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Portuguese Journal of Public Health

Print version ISSN 2504-3137On-line version ISSN 2504-3145


CANHAO-DIAS, Miguel et al. Zoonoses as important causes of hospital admissions: A 15-year study in Portugal. Port J Public Health [online]. 2022, vol.40, n.2, pp.101-111.  Epub Aug 31, 2022. ISSN 2504-3137.


Zoonoses represent 75% of emerging diseases. These diseases pose a permanent threat to human health and well-being and have the potential to become increasingly frequent due to habitat degradation; land-use changes; and increased global mobility of humans, animals, and animal products. The objective of this study was to investigate the impact ten zoonoses (brucellosis, cysticercosis, echinococcosis, leishmaniasis, leptospirosis, Lyme disease, rabies, toxoplasmosis, trichinellosis, and West Nile fever) had on human hospitalizations between 2002 and 2016 in Portuguese National Health Service hospitals.

Material and Methods:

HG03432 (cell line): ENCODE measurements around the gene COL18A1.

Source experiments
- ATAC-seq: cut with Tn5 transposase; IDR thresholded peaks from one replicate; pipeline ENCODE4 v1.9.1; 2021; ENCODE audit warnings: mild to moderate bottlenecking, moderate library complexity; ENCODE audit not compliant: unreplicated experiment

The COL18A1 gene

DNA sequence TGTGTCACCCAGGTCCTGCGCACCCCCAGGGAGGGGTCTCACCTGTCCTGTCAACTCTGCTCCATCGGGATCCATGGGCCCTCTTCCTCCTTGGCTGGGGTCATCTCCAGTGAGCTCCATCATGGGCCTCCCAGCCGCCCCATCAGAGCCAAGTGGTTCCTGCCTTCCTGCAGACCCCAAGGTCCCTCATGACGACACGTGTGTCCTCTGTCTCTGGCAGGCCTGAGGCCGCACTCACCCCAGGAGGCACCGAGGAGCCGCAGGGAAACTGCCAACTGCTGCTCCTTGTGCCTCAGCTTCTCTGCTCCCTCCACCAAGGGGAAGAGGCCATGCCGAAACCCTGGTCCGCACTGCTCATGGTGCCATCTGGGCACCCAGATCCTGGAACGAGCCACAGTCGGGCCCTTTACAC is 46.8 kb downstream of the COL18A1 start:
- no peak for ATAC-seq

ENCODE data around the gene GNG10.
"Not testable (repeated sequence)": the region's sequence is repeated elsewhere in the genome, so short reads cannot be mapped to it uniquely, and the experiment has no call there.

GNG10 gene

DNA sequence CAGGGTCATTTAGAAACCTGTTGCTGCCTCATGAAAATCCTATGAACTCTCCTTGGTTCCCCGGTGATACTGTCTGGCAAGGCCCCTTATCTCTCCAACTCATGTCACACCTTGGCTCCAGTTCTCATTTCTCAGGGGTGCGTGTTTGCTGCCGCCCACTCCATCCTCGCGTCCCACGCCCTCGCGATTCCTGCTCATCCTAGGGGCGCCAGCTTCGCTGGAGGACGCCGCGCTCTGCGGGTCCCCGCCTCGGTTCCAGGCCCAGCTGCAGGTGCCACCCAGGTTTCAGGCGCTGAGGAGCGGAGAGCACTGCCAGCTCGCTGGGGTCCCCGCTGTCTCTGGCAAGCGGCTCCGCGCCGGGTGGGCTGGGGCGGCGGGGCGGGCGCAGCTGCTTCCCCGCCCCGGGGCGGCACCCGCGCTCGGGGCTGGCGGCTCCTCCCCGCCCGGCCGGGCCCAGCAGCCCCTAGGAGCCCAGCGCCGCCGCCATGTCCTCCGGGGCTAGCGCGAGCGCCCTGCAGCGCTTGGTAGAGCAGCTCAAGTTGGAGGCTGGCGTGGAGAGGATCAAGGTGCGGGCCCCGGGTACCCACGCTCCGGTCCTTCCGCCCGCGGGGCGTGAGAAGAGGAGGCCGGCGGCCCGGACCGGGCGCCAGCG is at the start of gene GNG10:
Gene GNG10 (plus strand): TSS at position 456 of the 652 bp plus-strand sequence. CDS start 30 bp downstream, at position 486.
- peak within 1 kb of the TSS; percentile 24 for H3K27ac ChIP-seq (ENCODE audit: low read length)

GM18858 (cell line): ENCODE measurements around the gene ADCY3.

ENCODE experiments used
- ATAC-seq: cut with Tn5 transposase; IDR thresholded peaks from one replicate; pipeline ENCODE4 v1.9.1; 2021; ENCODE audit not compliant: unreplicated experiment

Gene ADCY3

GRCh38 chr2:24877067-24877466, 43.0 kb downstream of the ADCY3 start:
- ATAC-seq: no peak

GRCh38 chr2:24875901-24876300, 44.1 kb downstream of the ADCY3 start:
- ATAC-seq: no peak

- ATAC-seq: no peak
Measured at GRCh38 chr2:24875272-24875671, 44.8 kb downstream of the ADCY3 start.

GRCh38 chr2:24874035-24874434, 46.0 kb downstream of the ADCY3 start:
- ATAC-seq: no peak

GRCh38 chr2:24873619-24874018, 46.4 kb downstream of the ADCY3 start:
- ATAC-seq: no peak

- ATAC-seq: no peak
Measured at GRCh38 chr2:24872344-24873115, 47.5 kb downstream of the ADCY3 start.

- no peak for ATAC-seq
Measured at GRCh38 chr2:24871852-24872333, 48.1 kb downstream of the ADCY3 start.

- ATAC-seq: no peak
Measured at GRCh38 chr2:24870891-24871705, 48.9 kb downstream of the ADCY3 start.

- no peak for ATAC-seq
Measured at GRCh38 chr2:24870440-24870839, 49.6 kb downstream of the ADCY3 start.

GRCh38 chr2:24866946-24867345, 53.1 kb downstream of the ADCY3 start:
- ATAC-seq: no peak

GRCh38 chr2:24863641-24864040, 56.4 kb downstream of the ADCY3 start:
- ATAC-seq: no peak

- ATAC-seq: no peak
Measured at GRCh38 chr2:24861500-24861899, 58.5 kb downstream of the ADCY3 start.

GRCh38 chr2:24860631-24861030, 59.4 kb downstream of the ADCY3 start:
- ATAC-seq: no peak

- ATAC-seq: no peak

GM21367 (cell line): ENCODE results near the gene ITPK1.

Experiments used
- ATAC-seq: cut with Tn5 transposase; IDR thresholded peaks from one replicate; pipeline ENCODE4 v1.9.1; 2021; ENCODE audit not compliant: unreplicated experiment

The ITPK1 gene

A retrospective nationwide study was conducted using hospitalization records gathered by Administração Central do Sistema de Saúde from all Portuguese public hospitals.


Between 2002 and 2016, zoonoses caused 181,741 hospitalizations, a total number of hospitalization days of 2,033,125, and 10,611 deaths. The ten studied zoonoses caused 5,183 hospitalizations, 71,548 hospitalization days, and 176 deaths. All, except Lyme disease, showed a trend of decreasing numbers of hospitalizations.

Discussion and Conclusion:

The impact of each zoonosis in hospitalized patients regarding their age, sex, the severity of disease, and region can be attributed to the specific characteristics of each disease, regarding means of infection, pathogenicity, and geographic distribution. Hospitalizations caused by zoonoses have declined since the beginning of the century in Portugal. They still represent, however, relevant impacts on Public Health. The promotion of trans professional cooperation guided by One Health principles will further aid in the control of these important diseases.

Keywords : Hospitalization; National Health Service; One Health; Retrospective study; Zoonoses.

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